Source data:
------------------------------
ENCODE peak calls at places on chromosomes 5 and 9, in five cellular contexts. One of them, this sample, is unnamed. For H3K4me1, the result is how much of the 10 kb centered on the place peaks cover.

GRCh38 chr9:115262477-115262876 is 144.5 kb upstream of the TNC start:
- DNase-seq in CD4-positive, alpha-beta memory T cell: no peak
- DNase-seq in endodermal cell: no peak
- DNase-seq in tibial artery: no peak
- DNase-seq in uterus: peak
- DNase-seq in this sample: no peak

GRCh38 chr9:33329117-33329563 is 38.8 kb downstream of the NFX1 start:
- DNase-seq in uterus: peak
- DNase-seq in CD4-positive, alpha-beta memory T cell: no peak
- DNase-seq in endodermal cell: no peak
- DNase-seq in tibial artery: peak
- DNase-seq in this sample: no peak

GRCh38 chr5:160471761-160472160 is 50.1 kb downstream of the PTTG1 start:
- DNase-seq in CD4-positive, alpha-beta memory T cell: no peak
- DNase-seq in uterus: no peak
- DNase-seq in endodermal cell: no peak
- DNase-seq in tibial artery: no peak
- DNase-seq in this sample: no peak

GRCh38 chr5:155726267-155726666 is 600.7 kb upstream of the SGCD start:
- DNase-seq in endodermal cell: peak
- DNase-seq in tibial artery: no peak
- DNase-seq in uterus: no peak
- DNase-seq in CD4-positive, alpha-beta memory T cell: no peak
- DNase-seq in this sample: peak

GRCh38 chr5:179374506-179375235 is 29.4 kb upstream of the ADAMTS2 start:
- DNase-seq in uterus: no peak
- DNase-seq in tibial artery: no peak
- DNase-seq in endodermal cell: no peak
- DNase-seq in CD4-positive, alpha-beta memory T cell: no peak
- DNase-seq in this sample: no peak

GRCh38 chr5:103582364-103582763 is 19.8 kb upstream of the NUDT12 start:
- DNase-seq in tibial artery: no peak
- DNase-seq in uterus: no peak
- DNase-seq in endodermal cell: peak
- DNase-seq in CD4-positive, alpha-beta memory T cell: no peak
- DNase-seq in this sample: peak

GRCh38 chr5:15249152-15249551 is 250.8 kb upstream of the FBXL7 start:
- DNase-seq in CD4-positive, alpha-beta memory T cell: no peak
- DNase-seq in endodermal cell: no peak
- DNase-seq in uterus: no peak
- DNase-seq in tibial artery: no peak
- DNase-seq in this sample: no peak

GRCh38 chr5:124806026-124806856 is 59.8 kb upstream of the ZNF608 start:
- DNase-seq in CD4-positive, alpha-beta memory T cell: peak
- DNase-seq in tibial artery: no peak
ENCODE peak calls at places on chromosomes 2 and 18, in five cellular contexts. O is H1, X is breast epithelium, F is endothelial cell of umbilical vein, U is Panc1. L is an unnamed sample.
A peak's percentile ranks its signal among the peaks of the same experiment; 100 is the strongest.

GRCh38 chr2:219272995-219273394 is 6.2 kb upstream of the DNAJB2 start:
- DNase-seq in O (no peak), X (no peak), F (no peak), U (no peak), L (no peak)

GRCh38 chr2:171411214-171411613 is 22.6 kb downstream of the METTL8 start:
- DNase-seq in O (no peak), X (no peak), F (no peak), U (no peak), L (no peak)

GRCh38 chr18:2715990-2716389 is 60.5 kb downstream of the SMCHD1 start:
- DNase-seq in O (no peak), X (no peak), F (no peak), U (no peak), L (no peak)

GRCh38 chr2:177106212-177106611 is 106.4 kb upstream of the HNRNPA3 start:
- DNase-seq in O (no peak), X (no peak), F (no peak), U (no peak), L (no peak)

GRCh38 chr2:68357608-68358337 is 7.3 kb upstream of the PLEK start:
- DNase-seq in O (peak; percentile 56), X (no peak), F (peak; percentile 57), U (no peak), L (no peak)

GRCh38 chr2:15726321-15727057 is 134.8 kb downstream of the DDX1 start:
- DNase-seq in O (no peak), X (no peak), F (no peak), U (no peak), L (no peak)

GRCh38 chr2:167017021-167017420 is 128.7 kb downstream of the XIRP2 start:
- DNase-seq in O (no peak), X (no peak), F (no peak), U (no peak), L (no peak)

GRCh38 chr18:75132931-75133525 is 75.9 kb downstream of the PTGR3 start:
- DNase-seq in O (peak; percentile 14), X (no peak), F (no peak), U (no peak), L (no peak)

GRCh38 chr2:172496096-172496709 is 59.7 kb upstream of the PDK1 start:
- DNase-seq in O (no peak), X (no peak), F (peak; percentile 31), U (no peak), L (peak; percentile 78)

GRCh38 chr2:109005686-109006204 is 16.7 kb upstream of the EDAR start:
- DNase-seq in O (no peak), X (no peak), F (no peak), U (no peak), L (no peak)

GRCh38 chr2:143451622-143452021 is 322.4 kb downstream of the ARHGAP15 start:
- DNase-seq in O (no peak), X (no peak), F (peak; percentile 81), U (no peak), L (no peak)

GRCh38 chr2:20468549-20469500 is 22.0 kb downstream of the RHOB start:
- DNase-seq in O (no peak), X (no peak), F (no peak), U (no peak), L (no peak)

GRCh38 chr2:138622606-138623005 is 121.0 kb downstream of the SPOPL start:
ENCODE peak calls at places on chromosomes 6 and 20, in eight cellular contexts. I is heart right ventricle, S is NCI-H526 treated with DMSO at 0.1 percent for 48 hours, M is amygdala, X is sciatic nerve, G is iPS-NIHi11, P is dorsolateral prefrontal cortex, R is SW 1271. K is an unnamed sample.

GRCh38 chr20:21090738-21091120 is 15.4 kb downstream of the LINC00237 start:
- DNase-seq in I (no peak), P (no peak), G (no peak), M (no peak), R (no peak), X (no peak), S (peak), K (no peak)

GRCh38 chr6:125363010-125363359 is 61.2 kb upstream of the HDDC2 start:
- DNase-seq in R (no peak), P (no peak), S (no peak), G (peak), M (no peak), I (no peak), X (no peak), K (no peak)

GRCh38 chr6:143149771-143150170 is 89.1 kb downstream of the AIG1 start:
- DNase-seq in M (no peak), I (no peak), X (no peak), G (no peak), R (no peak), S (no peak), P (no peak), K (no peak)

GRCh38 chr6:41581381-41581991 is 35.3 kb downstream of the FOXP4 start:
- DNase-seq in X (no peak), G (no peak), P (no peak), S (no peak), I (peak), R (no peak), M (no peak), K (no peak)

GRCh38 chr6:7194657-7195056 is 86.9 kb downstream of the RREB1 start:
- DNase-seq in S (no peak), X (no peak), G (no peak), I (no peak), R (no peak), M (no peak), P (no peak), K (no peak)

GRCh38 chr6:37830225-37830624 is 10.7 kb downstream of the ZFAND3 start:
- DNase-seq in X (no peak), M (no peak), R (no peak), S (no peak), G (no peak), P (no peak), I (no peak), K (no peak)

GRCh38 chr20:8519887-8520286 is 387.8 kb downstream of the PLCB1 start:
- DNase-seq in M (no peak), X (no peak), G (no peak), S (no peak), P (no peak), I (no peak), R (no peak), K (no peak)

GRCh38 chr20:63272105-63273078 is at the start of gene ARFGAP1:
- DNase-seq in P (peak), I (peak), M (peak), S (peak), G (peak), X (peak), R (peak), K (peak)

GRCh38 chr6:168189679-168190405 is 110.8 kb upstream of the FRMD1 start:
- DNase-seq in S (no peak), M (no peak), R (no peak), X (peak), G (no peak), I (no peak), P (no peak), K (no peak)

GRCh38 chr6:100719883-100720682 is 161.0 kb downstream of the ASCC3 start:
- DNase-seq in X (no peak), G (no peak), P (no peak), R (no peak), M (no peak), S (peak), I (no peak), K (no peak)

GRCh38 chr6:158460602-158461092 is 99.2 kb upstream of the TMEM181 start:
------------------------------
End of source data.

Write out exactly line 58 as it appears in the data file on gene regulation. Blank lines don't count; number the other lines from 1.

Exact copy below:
- DNase-seq in O (peak; percentile 56), X (no peak), F (peak; percentile 57), U (no peak), L (no peak)